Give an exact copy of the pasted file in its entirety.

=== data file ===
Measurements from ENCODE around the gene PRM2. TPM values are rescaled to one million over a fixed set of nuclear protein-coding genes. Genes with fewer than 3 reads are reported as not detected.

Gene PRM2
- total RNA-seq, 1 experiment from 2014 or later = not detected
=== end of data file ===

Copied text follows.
Measurements from ENCODE around the gene PRM2. TPM values are rescaled to one million over a fixed set of nuclear protein-coding genes. Genes with fewer than 3 reads are reported as not detected.

Gene PRM2
- total RNA-seq, 1 experiment from 2014 or later = not detected